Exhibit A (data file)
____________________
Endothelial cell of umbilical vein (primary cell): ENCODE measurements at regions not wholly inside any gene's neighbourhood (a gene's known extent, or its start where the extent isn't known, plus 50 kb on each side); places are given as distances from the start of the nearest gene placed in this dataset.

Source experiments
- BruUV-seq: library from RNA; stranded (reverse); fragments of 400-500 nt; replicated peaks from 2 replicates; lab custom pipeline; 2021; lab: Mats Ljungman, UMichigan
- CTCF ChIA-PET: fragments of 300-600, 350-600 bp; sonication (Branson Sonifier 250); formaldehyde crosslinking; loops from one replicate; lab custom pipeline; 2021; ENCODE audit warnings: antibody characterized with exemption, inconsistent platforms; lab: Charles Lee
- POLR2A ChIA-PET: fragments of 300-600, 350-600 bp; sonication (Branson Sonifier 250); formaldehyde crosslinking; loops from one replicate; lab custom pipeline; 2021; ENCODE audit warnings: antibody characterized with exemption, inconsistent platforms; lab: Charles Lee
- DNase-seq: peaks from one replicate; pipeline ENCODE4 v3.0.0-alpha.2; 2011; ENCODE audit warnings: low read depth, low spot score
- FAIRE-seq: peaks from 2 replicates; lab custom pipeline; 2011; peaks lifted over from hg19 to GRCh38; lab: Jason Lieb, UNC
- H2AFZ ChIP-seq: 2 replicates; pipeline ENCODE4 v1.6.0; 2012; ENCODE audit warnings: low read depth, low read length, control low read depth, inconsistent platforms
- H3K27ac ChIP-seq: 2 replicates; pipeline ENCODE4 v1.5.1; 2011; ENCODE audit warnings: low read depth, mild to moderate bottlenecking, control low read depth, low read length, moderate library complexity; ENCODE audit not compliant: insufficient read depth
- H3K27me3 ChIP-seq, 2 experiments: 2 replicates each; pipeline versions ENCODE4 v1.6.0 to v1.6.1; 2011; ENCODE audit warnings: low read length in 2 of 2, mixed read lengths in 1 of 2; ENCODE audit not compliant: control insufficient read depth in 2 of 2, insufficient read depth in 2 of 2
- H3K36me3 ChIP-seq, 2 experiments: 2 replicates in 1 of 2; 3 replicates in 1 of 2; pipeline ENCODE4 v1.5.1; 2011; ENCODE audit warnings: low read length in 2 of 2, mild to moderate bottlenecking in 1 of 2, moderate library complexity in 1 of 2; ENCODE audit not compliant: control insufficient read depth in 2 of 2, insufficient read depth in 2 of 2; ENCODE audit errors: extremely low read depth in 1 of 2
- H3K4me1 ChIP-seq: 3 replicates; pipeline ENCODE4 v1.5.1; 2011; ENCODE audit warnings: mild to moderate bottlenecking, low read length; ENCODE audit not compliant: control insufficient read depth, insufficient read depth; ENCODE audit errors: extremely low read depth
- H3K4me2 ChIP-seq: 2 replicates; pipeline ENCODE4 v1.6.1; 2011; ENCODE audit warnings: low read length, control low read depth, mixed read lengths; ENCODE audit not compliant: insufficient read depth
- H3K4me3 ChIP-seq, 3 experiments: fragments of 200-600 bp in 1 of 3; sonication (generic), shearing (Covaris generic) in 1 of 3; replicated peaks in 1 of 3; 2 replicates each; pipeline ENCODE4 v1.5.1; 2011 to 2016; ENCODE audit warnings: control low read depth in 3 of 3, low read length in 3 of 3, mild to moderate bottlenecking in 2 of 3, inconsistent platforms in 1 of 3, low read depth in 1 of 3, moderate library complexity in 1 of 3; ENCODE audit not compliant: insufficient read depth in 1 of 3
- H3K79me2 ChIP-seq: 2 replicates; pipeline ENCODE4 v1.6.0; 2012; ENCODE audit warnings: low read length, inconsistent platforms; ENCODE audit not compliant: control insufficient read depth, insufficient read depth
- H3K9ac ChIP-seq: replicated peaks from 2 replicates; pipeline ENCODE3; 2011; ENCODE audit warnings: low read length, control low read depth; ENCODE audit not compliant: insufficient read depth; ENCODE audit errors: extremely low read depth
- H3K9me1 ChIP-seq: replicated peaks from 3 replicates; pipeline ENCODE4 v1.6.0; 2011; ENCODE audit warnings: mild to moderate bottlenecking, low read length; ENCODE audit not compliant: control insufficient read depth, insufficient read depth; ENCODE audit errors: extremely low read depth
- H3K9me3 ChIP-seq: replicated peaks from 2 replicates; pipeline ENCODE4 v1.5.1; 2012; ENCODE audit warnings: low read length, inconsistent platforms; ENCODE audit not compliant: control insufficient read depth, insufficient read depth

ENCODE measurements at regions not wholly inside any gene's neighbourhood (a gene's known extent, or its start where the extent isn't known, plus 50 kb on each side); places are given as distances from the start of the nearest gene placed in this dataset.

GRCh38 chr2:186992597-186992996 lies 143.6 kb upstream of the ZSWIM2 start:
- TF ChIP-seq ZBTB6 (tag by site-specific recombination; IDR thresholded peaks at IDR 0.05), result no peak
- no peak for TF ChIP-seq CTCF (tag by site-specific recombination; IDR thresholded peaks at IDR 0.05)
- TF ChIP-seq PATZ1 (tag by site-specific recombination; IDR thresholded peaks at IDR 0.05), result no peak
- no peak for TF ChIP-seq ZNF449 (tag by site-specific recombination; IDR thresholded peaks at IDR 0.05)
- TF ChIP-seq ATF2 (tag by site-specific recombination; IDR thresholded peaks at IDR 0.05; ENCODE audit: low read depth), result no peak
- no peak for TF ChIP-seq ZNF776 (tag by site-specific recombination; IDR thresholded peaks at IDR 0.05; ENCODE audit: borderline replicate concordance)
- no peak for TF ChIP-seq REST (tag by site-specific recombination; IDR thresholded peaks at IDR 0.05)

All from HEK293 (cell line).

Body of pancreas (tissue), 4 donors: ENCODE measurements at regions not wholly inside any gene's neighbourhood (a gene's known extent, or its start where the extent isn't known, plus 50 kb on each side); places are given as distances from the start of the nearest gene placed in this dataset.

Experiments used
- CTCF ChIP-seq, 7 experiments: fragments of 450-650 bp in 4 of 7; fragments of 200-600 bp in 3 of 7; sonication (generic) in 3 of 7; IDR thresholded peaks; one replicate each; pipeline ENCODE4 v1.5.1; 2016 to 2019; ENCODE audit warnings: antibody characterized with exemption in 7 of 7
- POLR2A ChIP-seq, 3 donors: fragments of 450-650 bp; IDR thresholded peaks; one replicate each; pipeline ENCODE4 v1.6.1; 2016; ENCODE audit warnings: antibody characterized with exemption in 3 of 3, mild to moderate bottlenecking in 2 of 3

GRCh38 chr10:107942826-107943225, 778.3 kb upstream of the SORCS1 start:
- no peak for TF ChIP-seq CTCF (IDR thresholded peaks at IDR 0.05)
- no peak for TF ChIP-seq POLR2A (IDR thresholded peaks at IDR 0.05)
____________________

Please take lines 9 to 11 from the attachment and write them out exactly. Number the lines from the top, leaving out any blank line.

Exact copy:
- H3K27ac ChIP-seq: 2 replicates; pipeline ENCODE4 v1.5.1; 2011; ENCODE audit warnings: low read depth, mild to moderate bottlenecking, control low read depth, low read length, moderate library complexity; ENCODE audit not compliant: insufficient read depth
- H3K27me3 ChIP-seq, 2 experiments: 2 replicates each; pipeline versions ENCODE4 v1.6.0 to v1.6.1; 2011; ENCODE audit warnings: low read length in 2 of 2, mixed read lengths in 1 of 2; ENCODE audit not compliant: control insufficient read depth in 2 of 2, insufficient read depth in 2 of 2
- H3K36me3 ChIP-seq, 2 experiments: 2 replicates in 1 of 2; 3 replicates in 1 of 2; pipeline ENCODE4 v1.5.1; 2011; ENCODE audit warnings: low read length in 2 of 2, mild to moderate bottlenecking in 1 of 2, moderate library complexity in 1 of 2; ENCODE audit not compliant: control insufficient read depth in 2 of 2, insufficient read depth in 2 of 2; ENCODE audit errors: extremely low read depth in 1 of 2